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VMFA to exhibit “Treasures of Ancient Egypt: Sunken Cities” beginning July 4th

The exhibition features nearly 300 objects, mostly from underwater excavations of the ancient Egyptian cities of Canopus and Thonis-Heracleion.

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The Virginia Museum of Fine Arts has announced the East Coast premiere of Treasures of Ancient Egypt: Sunken Cities.

The exhibition features nearly 300 objects, mostly from underwater excavations of the ancient Egyptian cities of Canopus and Thonis-Heracleion. Sunken Cities is a once-in-a-lifetime opportunity for visitors to experience the grandeur and complexity of Ptolemaic Egypt, one of the wealthiest, most powerful and influential kingdoms of the ancient Mediterranean.

The exhibition was curated by Franck Goddio, the director of the European Institute of Underwater Archaeology (IEASM) and organized for VMFA by Dr. Peter Schertz, VMFA’s Jack and Mary Ann Frable Curator of Ancient Art. Treasures of Ancient Egypt: Sunken Cities will open at the museum on July 4, 2020.

The exhibition highlights ancient artifacts retrieved from Aboukier Bay off the coast of Egypt by a team of underwater archaeologists led by Goddio. In addition to some 250 works recovered by IEASM, 40 additional works from museums in Egypt help tell the story of Ptolemaic Egypt and one of its most important cults, the annual celebration of the Mysteries of Osiris.

“We are thrilled to offer this unique experience to our visitors,” said VMFA Director and CEO Alex Nyerges. “VMFA brings the world to Richmond, and this exhibition explores the fascinating history of two lost cities of ancient Egypt. This is the last time this groundbreaking exhibition will be on view in North America, and we hope to attract a wide range of visitors.”

Treasures of Ancient Egypt: Sunken Cities is presented by Dominion Energy. “We are delighted to be continuing our partnership with VMFA through this exciting exhibition,” said Hunter A. Applewhite, President of the Dominion Energy Charitable Foundation. “Promoting cultural diversity and community vitality is an important goal for us, and we are proud to help bring these rare pieces of art to our community.”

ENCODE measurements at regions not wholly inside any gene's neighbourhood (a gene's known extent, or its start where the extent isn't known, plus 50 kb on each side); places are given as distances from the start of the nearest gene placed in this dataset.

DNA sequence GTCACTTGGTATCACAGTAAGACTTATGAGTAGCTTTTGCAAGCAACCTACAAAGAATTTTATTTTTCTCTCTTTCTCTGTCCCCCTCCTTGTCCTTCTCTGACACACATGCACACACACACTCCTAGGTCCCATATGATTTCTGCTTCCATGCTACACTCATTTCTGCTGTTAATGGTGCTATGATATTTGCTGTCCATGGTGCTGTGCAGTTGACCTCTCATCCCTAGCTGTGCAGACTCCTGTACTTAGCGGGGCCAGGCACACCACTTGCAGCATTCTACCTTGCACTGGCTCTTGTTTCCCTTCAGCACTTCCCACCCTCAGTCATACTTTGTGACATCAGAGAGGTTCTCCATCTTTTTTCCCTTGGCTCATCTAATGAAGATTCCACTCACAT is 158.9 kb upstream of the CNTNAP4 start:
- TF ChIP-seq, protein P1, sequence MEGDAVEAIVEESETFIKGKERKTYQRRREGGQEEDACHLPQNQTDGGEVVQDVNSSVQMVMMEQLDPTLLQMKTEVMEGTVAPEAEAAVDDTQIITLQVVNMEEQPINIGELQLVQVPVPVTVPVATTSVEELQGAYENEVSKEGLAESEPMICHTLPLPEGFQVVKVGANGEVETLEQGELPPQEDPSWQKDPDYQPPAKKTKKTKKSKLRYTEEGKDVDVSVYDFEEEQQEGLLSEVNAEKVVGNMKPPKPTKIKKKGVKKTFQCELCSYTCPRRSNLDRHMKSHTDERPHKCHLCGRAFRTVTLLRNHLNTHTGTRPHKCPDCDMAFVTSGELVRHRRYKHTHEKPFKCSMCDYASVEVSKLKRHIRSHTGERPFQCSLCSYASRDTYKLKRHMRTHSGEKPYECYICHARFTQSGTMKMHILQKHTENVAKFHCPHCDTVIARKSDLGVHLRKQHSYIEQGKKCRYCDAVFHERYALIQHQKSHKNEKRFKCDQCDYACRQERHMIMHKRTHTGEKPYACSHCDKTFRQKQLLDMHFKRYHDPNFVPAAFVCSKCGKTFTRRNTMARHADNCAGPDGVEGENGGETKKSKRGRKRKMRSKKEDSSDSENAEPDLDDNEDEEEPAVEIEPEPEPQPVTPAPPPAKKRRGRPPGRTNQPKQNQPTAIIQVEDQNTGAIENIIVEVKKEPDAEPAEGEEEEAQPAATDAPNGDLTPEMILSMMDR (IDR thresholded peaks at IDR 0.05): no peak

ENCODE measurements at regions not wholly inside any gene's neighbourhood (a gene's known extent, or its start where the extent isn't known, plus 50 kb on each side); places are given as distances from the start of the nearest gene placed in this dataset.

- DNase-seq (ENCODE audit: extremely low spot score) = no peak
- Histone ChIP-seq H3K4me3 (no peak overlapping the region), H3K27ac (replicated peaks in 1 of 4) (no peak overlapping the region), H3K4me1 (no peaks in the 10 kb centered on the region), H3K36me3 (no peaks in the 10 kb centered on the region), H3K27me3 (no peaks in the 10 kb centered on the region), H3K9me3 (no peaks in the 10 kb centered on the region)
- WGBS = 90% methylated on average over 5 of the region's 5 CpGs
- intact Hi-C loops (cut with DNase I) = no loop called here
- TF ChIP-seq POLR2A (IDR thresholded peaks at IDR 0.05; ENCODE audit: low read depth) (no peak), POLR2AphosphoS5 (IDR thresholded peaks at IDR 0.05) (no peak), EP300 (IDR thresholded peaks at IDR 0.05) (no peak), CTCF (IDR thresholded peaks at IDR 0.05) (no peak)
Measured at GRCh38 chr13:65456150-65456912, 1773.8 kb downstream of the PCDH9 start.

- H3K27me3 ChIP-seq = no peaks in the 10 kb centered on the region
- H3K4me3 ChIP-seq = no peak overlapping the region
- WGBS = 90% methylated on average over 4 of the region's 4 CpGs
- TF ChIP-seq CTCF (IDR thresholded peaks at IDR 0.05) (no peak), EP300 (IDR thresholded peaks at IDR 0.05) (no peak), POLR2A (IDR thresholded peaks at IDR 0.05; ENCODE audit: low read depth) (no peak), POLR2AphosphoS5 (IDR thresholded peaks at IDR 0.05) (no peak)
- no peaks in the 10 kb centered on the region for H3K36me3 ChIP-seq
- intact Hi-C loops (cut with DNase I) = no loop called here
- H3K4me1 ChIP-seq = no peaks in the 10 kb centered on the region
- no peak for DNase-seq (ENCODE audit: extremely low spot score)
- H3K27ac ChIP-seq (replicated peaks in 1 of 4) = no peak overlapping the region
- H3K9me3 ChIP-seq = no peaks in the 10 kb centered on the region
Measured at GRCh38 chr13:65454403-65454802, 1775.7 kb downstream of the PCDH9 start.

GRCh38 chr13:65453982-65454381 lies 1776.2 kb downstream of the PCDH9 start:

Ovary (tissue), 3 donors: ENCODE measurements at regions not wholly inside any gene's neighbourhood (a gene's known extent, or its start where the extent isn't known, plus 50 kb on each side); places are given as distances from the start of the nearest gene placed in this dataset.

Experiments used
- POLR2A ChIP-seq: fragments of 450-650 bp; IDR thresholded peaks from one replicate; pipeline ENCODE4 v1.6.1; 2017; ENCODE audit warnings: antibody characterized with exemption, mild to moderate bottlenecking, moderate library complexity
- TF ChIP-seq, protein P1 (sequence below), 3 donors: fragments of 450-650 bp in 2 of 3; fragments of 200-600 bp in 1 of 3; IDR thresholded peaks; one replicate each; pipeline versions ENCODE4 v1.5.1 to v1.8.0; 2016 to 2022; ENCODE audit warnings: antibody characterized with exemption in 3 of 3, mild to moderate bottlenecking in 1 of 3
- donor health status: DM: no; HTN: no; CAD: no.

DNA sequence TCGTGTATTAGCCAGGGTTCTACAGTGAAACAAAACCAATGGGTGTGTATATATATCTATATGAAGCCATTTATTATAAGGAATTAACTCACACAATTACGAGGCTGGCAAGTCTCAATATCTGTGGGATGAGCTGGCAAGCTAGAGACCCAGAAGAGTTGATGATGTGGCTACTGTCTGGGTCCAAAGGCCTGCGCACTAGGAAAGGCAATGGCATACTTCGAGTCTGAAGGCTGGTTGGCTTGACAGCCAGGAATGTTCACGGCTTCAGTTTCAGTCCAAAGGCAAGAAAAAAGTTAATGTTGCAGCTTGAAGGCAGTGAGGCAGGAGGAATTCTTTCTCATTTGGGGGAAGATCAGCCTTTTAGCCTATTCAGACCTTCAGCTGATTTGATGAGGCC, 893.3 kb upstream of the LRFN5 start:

“When people come to this exhibition, they’re going to see amazing works of art that reveal the diversity of the ancient world and the ways that the civilizations of Egypt, Greece and Rome interacted and influenced each other more than 2,000 years ago,” says VMFA’s Jack and Mary Ann Frable Curator of Ancient Art Dr. Peter Schertz.

Highlights of the exhibition include a nearly 18-foot-tall, 5.6-ton statue of the god Hapy, the largest stone statue of a god recovered from ancient Egypt, beautiful statues of other gods and rulers of that civilization, as well as fascinating objects used to celebrate the annual Mysteries of Osiris. Powerful photography, films, maps, graphics, and an audio guide provide context and background on how these cities were lost and rediscovered. Visitors to the exhibition will discover the cosmopolitan society that emerged from the blending of Greek and Egyptian cultures after the conquests of Alexander the Great. A key aspect of the exhibition is the exploration of the cult of Osiris, ruler of the underworld and god of new life, who was celebrated throughout Egypt. Goddio’s excavations have brought to light a wealth of implements used in the celebration of the Mysteries of Osiris, one of the great religious ceremonies of ancient Egypt, which involved a maritime procession through the canals that once connected the two cities.